The open source package G’MIC is an ever-growing collection of filters that can be used from the command line, as a plugin in GIMP or direct online. Some of these filters are interesting for photographic purposes like sharpening or denoising for example, while others may be more of interest to illustrators and the like. In this section of my little photo palace I’ll show you (over time) what these photographic filters are capable of, using the plugin version.
G’MIC stands for GREYC’s Magic for Image Computing and the main developer behind this is David Tschumperlé, researcher at the GREYC institute (Groupe de Recherche en Informatique, Image, Automatique et Instrumentation de Caen) in the northern French city of Caen. Many filters are developed for scientific applications, but there’s a group of people involved with this software that adds more and more photographic functionality. Once installed you’ll see the following main window.
As you see, the different filters (442 with this version) are grouped into several sections. A quick overview of what they do can be found on the GIMP page of the G’MIC project, see screenshots further below on that page. Click on those screenshots to see which settings were used.
Well, that’s a lot of fun, isn’t it? This is really perfect software for a rainy Sunday afternoon. Because many filters have lots of sliders and because you can combine several filters, the possibilities are literally endless!
You can also use the online version of G’MIC to have a further look and touch the sliders. You can upload your own photo as well, provided its size is less than 2MB. When you’re done, you can download it to your pc. Not all the filters are available here.
If you want to explore the G’MIC filters on your pc, it is strongly advised to use a downsized photo, as some filters really need a cluster of supercomputers to do their work! You can estimate the speed of a filter by the time it takes to build the preview. If that’s practically instant, you’re okay, but if it takes five seconds or more, the processing will be slow. The slowness also comes from the fact that not all filters are capable of multi-core processing yet. But even when they are, it can take up to five minutes or more to process a 16mp file. To reduce the size and thus the memory consumption of the current loaded photo with a factor of 4, click in the GIMP menu on Image, then Scale Image, change ‘px’ to ‘%’ and choose for example 50 for both Width and Height. No need to save something.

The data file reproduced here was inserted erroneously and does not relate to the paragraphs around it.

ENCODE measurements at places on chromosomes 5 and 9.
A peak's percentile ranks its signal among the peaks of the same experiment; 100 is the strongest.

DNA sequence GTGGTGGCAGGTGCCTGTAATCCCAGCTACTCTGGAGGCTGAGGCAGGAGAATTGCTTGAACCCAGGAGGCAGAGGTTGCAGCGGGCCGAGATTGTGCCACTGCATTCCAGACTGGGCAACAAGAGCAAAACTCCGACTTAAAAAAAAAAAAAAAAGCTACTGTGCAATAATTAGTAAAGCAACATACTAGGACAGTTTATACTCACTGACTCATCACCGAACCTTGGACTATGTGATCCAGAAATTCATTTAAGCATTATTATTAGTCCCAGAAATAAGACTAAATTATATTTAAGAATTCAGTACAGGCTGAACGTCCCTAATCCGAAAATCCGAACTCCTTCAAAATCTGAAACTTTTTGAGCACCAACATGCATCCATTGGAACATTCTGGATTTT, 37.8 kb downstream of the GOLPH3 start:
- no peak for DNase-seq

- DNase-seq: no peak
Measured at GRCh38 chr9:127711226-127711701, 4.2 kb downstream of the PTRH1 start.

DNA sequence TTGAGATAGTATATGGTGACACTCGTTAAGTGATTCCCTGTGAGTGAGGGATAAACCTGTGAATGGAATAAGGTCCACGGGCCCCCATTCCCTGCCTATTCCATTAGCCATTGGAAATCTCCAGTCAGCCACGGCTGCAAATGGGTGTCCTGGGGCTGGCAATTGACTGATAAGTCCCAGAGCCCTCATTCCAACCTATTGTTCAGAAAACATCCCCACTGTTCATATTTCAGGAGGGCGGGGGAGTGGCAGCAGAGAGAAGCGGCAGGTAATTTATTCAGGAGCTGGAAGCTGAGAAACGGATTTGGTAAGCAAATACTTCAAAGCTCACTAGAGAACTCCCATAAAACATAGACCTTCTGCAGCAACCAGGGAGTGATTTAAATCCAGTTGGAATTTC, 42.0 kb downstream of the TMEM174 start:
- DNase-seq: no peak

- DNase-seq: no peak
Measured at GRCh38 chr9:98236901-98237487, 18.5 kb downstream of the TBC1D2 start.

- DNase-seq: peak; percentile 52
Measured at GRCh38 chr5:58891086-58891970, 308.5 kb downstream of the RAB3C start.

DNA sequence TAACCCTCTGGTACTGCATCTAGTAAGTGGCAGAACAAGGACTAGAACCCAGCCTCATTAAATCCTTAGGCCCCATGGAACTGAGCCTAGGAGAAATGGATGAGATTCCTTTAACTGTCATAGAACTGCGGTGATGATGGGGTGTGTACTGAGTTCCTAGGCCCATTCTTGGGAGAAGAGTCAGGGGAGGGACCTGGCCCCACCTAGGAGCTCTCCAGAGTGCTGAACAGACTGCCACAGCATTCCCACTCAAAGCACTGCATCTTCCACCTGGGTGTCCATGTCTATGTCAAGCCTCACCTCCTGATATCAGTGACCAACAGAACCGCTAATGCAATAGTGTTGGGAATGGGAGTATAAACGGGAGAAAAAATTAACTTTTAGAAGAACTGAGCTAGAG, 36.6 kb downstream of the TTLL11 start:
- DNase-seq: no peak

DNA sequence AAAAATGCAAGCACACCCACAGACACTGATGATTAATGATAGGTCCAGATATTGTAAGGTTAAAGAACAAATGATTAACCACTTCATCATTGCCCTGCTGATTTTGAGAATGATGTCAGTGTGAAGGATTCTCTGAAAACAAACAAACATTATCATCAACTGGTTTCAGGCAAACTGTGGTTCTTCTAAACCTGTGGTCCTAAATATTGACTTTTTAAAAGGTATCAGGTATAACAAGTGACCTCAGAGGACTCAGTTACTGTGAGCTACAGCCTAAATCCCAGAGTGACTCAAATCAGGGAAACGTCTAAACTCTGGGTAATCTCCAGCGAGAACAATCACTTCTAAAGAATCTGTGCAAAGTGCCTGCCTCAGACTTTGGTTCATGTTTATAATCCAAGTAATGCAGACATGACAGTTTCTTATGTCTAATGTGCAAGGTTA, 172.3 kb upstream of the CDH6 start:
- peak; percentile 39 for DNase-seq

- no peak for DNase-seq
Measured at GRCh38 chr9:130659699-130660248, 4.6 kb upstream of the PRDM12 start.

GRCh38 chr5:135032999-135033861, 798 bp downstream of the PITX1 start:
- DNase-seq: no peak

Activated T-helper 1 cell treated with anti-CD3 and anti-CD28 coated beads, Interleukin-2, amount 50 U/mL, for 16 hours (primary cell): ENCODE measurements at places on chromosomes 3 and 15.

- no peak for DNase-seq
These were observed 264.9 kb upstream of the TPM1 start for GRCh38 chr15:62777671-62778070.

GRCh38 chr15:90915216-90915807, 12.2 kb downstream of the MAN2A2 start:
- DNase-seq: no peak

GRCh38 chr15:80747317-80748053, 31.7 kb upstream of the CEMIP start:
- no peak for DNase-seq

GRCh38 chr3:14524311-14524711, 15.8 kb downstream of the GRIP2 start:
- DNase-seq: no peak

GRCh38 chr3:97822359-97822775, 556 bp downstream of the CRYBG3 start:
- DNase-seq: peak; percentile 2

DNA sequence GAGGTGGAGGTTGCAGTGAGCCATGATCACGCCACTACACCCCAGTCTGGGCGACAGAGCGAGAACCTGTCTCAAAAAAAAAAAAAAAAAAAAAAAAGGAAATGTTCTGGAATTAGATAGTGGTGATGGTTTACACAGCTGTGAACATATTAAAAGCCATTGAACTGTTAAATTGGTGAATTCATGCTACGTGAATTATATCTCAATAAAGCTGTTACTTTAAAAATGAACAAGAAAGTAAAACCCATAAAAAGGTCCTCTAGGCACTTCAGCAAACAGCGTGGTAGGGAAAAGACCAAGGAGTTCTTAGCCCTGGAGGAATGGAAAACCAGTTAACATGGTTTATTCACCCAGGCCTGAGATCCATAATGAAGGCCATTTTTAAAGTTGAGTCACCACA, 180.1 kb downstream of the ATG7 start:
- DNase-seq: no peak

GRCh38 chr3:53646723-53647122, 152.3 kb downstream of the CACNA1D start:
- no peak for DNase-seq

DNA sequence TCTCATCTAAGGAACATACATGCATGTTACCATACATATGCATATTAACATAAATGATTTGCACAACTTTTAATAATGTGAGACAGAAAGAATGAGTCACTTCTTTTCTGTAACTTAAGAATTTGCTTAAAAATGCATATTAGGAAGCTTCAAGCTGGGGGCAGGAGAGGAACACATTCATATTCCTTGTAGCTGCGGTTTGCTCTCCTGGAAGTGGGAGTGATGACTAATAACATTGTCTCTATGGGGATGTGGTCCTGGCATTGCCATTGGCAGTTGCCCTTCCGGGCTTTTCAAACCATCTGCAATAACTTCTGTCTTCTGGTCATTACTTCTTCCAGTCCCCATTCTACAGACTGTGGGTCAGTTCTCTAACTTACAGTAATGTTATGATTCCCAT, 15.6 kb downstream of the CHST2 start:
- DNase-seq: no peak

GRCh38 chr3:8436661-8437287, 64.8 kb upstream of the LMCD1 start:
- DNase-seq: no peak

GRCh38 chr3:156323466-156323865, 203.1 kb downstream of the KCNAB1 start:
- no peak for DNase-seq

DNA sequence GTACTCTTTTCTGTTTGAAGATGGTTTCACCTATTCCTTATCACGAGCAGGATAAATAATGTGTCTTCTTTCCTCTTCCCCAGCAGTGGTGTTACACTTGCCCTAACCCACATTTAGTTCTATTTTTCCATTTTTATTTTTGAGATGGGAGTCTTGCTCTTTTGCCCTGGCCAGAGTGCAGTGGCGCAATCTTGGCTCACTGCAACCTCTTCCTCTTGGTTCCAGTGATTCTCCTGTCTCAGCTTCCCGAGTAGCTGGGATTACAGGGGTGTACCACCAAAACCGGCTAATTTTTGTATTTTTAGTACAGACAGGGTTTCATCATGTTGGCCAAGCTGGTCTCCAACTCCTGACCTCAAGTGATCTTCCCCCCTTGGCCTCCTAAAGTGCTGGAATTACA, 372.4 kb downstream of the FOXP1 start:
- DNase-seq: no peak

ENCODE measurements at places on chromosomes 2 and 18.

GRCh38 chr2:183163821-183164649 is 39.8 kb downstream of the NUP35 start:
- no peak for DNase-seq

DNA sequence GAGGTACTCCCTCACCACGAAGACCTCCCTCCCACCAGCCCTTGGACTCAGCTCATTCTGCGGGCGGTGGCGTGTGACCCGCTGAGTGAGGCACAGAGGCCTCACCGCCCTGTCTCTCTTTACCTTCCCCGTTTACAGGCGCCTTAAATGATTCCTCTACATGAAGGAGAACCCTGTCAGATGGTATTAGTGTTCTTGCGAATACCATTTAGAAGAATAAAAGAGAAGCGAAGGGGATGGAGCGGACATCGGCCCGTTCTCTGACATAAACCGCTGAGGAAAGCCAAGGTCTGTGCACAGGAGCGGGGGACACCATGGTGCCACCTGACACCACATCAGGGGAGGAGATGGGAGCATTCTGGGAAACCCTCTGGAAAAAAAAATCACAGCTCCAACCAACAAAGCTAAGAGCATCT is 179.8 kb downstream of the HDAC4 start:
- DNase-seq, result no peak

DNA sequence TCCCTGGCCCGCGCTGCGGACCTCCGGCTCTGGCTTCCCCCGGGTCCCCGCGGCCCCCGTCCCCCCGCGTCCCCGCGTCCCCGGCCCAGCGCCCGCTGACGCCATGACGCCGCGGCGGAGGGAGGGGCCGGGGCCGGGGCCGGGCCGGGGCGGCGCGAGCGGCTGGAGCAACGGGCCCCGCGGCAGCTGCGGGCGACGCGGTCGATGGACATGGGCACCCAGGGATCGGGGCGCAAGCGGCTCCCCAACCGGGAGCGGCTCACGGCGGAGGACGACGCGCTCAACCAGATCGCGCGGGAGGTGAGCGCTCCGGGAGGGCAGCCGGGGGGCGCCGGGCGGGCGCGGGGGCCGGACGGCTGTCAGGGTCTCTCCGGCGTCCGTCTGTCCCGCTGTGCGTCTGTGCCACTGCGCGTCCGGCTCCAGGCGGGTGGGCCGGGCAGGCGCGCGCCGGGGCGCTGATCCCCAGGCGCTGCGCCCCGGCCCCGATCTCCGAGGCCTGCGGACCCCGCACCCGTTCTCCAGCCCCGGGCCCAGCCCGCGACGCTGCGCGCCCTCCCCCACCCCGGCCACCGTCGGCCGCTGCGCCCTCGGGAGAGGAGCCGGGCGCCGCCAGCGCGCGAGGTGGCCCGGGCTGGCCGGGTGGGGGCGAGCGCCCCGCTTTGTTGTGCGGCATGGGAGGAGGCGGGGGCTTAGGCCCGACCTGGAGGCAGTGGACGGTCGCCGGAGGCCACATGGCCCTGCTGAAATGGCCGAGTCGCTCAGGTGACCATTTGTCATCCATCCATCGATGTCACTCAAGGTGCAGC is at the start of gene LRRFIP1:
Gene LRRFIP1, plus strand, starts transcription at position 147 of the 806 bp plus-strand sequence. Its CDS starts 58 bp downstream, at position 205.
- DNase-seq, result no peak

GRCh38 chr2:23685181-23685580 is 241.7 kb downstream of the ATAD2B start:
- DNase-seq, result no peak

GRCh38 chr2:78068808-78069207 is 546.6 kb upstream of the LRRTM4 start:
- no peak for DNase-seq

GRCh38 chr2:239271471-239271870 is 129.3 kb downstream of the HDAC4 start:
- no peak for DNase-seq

As said, here I will concentrate on the photographic filters and those can be found in the sections Black & White, Colors, Details (sharpness filters), Repair (denoise tools), Film Emulation and Frames, among others. The Testing section at the bottom of the list is a place where several contributors put their newest filters to test. If all works well they might be ‘prolongated’ to the sections above or they just stay ‘downstairs’. This explains also why some filters in Testing are practical the same as in the official section.
You can also write your own filters and put them somewhere in the filter list of the plugin.
I’m not going to cover this. If interested, have a look in the About section and click Links, then Tutorial. [Update, some months later. What I said there turned out to be untrue after a while! Now you can just go to the menu on the top of this page, click on G’MIC, then ‘Create your own G’MIC plugin for GIMP, part I’ and there you go! /update] ].
If you like a filter, you can ‘Fav’ it by clicking on the green plus sign under the filter list.
A new section called Faves is created and your filter will be there.
You can also store several copies of the same filter, with different settings. Double click on the filter name in the Faves section to rename it.
In the section About there is an entry called Search filters. Click on that and you can – yes! – search for filters, try sharpen or noise for example. By clicking on the Fav button, you can place that Search entry in the Faves section, so that it is always on top when you start G’MIC.
On the right side of this green + sign there is another + sign, in grey. If you click this one all the filter entries will open and you can use the arrow keys to navigate the filters and to see what they do.
Last thing. Left under in the Input/Output frame there’s a button that shows ‘Normal’. This determines how big the preview window will be.
It is often a good idea to choose ‘Large’ here, as it is to maximize the whole G’MIC window. Some filters contain many many sliders, for example the filter Color grading, to be found under Colors. This filter alone is nearly a complete image processing application!
On G’MIC’s main site you can download the latest versions of the GIMP plugin for Windows, Mac OSX and Linux. Or use your package manager. In that case, install gimp-gmic, this is the plugin for GIMP. If you install gmic, you’ll get the command line version and you can set up your own image processing pipelines, very much like ImageMagick or GraphicsMagick. The big advantage of the GIMP plugin is that the effect of many filters can be previewed. Keep in mind though that the preview is not always the same as the result. This is because nothing is perfect in this world.